5.9.3 Arendt Chapters 4 – 6 I) Eichmann uses the Zionist perspective to explain his behavior in wanting to emigrate the Jews throughout his career and to show that he was a friend of the Jews a. When the plan turned to extermination he says that he lost all internal drive to do his work II) The Germans were nationalists and so the Zionists (in thinking everyone needs a nation belonging to them) was embarrassed by the notion and so by Eichmann III) Once Eichmann got power, he became self-important, wouldn’t let used-to-be friends come close to his desk or even sit down when addressing him IV) Eichmann didn’t remember many facts about what he did to the Jews because the business of expultation and extermination had become ordinary to him. Instead he remembered his own accomplishments in his job and occasions he’d shared with friends and higher ups V) Eichmann upon seeing the Jews suffer always said, on every occasion, that it was the most horrible thing he’d ever seen in his life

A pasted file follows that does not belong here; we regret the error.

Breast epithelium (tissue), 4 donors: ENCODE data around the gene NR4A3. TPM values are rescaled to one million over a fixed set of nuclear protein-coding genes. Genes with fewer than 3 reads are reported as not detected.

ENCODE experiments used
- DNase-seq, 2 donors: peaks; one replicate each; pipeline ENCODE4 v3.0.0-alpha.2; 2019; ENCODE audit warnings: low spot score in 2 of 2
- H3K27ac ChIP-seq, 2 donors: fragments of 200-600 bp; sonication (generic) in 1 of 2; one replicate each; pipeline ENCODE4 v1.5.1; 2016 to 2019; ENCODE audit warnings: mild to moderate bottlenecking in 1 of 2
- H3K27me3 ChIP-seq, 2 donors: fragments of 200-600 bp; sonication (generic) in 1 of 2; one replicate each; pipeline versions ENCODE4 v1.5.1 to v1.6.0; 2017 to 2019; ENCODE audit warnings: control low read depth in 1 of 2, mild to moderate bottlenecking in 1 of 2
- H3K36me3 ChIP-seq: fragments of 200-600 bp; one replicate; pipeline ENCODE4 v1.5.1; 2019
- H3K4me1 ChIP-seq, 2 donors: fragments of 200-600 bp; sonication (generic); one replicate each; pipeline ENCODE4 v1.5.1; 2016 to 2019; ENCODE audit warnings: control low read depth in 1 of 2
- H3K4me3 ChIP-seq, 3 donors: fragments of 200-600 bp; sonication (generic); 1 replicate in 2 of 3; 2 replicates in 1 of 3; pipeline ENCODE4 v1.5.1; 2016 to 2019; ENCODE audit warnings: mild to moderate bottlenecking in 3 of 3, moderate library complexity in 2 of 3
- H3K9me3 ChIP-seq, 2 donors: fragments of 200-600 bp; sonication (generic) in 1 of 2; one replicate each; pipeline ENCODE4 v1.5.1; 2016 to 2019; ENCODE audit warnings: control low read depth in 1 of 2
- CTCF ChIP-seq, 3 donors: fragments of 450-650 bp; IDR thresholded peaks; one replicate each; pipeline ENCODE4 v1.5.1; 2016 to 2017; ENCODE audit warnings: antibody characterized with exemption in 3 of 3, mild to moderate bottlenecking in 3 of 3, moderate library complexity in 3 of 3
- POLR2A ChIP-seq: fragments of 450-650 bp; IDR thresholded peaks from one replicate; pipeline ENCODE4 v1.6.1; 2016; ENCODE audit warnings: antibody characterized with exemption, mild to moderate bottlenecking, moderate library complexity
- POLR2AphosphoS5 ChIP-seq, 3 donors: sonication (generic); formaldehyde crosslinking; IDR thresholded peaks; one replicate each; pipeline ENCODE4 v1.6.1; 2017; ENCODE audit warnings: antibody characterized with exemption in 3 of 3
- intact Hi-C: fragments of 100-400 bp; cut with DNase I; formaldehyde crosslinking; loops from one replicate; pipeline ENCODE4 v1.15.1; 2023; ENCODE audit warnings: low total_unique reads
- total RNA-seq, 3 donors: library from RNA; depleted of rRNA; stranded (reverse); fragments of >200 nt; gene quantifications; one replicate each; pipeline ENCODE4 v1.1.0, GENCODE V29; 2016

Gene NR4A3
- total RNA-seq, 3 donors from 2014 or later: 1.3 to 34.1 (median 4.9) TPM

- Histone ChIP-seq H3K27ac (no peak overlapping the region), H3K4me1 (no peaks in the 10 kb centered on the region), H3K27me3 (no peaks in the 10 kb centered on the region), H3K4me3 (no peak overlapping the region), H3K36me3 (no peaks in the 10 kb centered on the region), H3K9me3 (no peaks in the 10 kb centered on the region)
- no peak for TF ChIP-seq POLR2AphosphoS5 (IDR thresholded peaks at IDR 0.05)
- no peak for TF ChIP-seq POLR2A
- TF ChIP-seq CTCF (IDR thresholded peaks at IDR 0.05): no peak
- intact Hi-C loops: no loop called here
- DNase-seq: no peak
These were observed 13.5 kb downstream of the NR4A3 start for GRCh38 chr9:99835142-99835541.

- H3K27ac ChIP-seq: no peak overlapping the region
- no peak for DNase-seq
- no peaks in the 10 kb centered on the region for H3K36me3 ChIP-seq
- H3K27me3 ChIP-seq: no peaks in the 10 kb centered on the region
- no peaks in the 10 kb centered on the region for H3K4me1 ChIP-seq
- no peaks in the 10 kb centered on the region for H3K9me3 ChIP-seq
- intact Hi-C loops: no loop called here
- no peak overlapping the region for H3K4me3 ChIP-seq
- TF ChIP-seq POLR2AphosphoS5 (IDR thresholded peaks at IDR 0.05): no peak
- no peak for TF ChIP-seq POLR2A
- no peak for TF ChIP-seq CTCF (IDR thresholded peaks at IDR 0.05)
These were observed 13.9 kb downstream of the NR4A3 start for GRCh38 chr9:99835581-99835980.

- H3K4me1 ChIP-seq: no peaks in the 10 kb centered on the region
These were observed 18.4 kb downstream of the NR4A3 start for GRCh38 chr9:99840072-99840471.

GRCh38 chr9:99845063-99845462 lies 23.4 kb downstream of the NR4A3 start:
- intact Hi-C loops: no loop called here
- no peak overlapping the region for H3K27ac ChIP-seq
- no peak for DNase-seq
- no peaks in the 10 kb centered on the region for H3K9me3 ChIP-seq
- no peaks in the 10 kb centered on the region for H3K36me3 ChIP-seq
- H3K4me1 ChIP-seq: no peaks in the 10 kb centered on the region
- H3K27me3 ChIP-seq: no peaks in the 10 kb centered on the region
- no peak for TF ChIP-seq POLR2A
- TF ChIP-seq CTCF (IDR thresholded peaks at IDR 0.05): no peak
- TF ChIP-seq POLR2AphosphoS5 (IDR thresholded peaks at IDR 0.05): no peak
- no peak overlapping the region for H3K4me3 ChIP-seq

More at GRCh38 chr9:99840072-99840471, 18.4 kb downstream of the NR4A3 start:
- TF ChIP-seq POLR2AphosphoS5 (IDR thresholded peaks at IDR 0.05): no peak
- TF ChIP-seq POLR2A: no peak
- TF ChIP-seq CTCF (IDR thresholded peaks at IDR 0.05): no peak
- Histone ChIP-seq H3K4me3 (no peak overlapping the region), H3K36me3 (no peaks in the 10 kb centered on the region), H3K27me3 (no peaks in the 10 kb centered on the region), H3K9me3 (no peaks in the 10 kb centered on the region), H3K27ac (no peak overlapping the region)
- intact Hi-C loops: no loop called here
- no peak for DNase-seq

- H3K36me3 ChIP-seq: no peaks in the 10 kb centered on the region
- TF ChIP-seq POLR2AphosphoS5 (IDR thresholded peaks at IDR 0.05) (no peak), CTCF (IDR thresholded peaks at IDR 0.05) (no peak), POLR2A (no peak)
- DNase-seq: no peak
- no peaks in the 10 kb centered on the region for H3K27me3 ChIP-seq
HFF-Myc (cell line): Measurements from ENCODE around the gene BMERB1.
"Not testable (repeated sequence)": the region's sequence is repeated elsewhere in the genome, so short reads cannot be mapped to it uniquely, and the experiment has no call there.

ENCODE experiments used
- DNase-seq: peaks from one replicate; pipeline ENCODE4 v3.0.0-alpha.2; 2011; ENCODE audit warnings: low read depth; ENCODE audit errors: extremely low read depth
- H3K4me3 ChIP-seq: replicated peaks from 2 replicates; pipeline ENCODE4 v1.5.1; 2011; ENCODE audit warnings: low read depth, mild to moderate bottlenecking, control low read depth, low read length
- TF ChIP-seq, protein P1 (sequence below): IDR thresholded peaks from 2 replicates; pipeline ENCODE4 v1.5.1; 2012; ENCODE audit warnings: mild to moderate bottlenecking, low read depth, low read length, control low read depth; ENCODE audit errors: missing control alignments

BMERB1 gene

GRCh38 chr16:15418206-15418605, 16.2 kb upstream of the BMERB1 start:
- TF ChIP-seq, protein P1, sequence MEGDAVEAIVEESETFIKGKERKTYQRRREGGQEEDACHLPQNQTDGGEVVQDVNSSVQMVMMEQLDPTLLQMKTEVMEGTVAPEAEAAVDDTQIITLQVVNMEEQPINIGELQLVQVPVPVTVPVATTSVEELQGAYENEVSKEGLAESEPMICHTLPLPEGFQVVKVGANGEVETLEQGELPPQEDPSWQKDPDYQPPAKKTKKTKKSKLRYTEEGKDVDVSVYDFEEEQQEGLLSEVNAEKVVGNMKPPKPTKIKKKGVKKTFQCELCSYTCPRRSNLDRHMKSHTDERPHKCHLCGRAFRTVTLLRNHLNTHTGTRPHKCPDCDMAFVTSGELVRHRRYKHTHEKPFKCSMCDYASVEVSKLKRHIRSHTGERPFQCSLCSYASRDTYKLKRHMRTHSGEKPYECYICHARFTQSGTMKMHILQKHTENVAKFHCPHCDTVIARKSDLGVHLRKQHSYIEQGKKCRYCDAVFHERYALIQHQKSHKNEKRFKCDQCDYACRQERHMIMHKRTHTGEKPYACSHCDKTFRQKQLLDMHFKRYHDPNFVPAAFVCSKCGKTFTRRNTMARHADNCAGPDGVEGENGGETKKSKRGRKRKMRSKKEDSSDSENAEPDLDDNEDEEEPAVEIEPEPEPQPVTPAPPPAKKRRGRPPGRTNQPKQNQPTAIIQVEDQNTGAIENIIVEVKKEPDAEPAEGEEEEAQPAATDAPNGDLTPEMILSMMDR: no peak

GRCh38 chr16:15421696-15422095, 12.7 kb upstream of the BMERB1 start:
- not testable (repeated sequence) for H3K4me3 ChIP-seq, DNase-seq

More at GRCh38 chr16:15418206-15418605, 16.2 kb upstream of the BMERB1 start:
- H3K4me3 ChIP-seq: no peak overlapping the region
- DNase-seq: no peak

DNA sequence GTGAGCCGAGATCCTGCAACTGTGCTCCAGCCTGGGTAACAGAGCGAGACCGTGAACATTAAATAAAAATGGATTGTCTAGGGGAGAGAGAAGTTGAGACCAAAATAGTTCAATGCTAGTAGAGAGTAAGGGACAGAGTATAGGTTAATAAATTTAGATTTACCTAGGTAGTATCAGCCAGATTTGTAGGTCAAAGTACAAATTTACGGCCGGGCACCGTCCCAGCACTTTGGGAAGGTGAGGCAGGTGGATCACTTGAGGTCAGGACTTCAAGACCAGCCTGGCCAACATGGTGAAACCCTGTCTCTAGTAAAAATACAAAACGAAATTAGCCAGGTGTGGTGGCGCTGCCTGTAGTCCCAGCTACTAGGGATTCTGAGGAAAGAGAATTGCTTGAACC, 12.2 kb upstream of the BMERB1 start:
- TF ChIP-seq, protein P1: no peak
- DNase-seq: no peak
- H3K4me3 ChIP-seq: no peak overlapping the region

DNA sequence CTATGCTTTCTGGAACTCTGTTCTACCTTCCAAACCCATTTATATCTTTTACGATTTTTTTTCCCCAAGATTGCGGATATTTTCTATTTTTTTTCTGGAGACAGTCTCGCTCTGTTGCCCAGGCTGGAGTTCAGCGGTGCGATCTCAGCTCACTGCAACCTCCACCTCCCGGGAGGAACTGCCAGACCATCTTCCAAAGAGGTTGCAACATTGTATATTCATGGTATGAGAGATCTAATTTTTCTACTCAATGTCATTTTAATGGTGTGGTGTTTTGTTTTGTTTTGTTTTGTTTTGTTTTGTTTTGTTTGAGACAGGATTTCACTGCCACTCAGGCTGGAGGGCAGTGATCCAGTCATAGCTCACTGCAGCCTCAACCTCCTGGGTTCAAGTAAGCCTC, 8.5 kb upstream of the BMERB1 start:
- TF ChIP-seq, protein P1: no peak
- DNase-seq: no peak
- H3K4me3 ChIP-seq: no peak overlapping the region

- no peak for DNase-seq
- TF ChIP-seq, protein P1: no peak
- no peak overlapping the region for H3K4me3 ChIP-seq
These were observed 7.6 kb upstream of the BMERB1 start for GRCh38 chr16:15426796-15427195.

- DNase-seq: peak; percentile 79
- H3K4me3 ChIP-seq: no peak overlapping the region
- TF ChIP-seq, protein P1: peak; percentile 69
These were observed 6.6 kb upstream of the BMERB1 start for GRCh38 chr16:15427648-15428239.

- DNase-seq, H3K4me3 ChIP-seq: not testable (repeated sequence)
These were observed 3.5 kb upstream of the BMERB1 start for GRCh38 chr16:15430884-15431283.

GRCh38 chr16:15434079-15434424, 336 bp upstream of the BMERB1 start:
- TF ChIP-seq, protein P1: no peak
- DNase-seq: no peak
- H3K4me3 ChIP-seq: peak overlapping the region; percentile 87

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This note was uploaded on 04/17/2008 for the course PHIL 4401 taught by Professor Nagel during the Winter '05 term at CSU Stanislaus.